You can call me Bobby, I run a little site called Thinksquad. I have an associates degree in industrial design from the Art Institute of Seattle. A bachelors of arts from the University of Washington, and graduated with a double major in philosophy and political science from Rutgers University. I also spent 10 years in the Air Force from 1994-2004, having spent five tours in Iraq and two tours in Afghanistan. I am now a strong advocate of the non-aggression principles, voluntaryism and peaceful parenting.
I believe in anarchism without adjectives, because no one really knows what will work best until we have the chance to try. Local communities should be free to try any non-coercive system, and residents should be able to move somewhere else if they don’t like the way things are going. Through solidarity, competition, and sharing of information eventually a system of social organization would evolve that will be superior to anything that we could imagine today. And even if we were right, we’d only be guessing without going through that process.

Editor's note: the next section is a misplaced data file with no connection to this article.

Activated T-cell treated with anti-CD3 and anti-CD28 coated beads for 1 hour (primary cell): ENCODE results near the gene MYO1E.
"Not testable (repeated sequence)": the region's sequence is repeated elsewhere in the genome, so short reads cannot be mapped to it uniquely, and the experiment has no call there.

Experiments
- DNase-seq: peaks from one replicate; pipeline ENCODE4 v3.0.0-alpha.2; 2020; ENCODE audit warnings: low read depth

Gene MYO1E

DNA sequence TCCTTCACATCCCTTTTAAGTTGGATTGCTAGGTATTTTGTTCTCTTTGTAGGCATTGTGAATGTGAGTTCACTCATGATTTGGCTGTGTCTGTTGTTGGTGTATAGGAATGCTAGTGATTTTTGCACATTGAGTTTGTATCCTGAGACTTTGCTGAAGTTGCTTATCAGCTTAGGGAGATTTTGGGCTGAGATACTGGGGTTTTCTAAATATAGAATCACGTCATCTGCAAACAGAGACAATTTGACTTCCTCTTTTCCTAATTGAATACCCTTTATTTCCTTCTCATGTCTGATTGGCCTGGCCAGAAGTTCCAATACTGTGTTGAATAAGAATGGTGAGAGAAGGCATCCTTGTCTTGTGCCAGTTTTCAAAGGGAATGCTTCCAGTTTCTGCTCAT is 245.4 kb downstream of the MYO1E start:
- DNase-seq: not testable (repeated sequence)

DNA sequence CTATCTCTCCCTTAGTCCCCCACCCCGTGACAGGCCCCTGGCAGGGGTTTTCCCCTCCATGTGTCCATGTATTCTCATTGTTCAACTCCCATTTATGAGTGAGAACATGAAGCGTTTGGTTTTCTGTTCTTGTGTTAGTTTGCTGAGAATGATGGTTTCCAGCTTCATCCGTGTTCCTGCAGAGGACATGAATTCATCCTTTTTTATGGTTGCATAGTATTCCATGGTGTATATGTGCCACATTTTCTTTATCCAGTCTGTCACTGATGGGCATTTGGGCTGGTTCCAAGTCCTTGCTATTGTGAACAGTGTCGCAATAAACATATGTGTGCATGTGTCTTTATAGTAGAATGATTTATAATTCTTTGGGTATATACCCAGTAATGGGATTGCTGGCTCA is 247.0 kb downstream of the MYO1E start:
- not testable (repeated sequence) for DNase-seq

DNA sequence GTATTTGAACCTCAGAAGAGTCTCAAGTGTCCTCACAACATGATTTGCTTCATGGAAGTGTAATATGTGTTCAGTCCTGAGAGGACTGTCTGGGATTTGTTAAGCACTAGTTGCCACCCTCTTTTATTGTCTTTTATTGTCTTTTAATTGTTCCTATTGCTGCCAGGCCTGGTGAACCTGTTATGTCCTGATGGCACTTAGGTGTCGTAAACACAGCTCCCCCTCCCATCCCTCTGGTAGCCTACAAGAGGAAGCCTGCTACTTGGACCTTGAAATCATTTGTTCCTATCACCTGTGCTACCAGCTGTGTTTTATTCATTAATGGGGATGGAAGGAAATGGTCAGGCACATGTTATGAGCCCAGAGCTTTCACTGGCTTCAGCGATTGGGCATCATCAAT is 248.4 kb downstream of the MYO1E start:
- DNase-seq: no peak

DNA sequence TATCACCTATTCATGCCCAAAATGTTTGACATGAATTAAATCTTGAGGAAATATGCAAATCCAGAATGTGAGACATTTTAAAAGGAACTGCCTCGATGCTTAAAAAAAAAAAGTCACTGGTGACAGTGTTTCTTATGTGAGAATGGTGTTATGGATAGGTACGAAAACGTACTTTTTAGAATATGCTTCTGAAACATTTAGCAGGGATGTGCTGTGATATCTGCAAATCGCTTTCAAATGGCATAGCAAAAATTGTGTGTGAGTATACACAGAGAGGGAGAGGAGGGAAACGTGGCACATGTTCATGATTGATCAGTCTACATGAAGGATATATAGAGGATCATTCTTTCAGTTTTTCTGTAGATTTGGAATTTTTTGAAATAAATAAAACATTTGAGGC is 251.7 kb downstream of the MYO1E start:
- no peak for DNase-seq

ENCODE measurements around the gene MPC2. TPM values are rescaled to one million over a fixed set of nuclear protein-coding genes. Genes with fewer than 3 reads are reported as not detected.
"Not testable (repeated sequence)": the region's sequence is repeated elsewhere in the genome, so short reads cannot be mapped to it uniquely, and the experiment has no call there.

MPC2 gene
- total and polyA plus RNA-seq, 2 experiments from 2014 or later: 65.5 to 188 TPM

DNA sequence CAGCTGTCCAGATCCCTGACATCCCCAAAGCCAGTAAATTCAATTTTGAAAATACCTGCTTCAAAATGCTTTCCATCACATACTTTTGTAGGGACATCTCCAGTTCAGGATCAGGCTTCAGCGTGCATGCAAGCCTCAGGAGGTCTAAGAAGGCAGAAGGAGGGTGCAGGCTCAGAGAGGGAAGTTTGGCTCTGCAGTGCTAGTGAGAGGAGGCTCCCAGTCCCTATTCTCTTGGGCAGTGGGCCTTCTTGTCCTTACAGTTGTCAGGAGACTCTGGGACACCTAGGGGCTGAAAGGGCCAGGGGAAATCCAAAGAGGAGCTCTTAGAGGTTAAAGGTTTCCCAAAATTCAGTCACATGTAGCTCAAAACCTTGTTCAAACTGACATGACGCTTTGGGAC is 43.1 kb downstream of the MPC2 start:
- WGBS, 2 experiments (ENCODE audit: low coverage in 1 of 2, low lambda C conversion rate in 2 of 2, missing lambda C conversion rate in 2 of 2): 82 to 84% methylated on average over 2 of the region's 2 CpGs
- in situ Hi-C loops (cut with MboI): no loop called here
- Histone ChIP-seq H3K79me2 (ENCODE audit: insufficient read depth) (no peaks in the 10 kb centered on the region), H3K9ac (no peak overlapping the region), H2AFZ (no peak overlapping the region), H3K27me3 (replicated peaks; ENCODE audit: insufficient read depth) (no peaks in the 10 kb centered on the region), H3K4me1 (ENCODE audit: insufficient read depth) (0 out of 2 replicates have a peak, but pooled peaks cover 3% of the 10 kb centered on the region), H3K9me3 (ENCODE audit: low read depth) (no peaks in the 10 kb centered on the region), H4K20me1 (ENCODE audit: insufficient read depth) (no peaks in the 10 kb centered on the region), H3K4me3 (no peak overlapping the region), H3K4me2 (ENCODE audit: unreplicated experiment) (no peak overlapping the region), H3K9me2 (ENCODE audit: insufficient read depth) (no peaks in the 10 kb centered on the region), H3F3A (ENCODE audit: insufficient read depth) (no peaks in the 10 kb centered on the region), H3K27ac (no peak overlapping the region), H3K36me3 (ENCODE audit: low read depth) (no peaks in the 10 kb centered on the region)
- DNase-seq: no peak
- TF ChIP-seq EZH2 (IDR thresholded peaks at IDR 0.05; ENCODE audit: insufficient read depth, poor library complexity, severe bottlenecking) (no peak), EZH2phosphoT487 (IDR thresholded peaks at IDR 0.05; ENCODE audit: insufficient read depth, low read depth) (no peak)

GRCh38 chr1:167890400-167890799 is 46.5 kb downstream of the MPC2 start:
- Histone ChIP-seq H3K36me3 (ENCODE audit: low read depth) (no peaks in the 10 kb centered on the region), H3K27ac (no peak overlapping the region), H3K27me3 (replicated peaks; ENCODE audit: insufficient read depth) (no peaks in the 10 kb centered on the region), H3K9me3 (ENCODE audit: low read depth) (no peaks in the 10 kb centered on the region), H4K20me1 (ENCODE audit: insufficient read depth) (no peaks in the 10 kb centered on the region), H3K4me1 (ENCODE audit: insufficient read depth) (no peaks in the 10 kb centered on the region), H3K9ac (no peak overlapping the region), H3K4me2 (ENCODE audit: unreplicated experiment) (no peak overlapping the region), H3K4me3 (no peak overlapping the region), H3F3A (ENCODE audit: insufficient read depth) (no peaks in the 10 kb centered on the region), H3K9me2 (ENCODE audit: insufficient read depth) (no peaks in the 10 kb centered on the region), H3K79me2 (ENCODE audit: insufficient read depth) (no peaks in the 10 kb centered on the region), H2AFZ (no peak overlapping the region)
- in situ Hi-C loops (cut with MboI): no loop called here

Few consumers realise that licensure is just another political scheme that, among other very bad things, dramatically increases the costs of health care services. Because all practitioners are ordered to comply with the rules and regulations as set forth in law—which typically require many years spent in governmentally funded and accredited graduate schools, supervision at state-designated workplaces, state board exams, and various professional fees and continuing education mandates—a license to practice represents an enormous conglomeration of direct and indirect expenses. These expenses have to be recouped somehow. And guess who gets stuck with the bill? Consumers. Because licensed practitioners face no competition from non-licensed practitioners, higher prices are guaranteed to consumers by the State. I don’t suppose anyone cares to say thank you.